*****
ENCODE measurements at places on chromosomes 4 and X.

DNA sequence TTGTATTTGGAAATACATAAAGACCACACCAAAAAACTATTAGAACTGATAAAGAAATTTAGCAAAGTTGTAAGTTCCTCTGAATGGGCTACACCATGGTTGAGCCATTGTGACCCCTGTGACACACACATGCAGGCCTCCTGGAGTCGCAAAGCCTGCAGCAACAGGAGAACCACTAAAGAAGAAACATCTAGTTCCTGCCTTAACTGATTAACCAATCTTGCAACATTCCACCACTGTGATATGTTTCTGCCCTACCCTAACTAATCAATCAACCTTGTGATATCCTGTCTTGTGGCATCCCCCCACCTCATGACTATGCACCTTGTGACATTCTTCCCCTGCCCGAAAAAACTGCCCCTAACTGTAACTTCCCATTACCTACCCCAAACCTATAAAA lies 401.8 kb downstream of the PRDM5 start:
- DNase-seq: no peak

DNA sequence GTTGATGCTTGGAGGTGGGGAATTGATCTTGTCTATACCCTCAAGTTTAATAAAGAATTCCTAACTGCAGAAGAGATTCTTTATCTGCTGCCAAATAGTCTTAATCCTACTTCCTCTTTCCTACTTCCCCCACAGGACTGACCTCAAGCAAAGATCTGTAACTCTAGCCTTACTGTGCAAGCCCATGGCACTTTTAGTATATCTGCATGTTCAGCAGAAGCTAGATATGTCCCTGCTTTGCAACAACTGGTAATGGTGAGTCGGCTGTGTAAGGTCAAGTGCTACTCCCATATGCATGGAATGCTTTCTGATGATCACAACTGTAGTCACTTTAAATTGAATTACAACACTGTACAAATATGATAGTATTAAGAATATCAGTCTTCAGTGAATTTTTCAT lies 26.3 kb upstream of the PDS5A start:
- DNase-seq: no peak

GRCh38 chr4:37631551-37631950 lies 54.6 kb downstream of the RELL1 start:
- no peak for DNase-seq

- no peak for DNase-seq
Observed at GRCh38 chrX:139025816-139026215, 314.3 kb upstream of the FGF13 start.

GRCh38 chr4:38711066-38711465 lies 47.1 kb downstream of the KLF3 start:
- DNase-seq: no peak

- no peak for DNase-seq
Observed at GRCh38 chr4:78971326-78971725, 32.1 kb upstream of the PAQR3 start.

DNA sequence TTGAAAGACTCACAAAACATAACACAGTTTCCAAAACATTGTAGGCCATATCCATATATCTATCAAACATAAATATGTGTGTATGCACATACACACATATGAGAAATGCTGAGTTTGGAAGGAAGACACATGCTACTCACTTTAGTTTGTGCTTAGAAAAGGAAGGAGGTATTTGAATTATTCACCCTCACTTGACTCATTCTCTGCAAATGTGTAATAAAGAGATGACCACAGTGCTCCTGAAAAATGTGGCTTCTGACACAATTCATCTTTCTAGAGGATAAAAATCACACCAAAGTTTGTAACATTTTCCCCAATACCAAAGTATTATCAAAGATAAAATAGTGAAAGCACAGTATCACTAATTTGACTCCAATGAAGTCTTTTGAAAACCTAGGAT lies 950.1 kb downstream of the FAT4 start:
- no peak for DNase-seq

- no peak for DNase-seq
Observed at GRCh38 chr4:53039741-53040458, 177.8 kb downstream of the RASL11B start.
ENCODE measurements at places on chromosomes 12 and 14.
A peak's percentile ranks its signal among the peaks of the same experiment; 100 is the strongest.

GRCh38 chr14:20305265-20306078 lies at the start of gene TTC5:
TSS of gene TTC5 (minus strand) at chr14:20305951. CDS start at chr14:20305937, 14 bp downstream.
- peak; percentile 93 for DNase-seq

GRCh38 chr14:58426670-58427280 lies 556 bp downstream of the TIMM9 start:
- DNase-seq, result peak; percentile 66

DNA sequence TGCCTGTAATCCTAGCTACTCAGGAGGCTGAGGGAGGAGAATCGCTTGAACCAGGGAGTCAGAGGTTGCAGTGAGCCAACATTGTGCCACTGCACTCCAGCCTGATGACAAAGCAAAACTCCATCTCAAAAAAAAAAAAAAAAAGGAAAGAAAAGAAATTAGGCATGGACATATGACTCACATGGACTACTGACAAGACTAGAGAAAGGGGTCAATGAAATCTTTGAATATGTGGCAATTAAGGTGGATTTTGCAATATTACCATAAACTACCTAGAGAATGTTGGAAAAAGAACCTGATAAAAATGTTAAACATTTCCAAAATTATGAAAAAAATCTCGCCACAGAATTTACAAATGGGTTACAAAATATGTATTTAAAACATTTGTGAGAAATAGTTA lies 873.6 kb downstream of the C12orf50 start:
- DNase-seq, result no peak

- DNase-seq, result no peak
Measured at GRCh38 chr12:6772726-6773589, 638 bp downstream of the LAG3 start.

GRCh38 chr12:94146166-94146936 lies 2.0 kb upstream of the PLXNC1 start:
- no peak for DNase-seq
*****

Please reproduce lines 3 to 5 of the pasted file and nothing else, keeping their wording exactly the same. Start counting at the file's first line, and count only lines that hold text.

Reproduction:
- DNase-seq: no peak

DNA sequence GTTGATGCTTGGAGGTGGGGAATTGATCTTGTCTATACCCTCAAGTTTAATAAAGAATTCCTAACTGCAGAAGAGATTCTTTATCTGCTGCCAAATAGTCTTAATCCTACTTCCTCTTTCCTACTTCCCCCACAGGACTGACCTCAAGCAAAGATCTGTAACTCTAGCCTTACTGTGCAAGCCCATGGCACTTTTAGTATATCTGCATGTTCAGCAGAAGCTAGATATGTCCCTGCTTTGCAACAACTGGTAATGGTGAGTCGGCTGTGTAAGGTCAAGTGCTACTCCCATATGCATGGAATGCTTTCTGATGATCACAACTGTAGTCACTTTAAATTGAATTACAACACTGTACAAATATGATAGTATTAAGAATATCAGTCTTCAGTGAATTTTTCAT lies 26.3 kb upstream of the PDS5A start:
- DNase-seq: no peak